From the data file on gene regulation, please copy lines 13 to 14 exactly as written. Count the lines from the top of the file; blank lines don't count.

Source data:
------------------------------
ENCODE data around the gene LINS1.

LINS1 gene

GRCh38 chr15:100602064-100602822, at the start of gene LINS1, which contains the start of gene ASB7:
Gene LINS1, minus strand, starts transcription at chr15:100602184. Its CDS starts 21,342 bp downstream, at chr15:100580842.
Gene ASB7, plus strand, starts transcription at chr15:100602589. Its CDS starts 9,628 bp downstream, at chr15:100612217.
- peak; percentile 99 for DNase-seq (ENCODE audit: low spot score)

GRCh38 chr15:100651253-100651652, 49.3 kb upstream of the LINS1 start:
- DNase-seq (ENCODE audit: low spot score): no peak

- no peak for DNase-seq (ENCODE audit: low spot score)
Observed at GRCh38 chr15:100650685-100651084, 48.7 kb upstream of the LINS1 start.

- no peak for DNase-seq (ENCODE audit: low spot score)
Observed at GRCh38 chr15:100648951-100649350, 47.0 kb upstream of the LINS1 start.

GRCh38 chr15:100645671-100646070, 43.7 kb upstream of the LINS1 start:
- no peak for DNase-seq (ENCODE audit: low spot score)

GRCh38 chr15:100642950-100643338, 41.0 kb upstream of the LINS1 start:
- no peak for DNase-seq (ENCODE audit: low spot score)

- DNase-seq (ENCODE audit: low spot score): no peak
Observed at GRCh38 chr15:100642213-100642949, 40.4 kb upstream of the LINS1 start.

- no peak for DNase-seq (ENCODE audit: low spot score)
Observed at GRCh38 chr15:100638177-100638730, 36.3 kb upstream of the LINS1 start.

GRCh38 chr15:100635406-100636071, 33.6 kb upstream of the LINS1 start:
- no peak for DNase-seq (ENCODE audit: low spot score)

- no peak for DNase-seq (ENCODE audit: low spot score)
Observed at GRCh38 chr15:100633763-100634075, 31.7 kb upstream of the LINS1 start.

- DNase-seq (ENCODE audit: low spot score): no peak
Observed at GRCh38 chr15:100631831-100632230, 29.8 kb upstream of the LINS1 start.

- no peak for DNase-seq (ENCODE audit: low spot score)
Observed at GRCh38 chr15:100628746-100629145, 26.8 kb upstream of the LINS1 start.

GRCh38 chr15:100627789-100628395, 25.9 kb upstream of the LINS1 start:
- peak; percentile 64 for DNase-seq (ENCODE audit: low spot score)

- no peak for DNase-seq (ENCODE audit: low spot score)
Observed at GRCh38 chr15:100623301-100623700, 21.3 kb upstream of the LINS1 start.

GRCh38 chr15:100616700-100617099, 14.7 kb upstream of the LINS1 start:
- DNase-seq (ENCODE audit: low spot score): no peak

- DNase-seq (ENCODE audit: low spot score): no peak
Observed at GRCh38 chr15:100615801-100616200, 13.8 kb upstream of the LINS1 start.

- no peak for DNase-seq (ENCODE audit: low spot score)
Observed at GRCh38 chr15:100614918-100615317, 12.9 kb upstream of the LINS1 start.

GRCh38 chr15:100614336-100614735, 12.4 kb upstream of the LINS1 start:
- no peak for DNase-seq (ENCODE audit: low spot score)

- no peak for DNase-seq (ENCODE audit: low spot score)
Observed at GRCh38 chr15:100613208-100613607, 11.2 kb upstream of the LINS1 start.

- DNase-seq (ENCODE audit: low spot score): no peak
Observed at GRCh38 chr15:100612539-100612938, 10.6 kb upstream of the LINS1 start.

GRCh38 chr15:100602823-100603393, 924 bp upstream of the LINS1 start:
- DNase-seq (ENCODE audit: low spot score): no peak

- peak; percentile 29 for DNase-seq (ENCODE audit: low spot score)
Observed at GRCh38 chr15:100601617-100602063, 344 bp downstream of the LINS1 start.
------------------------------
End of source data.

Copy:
GRCh38 chr15:100645671-100646070, 43.7 kb upstream of the LINS1 start:
- no peak for DNase-seq (ENCODE audit: low spot score)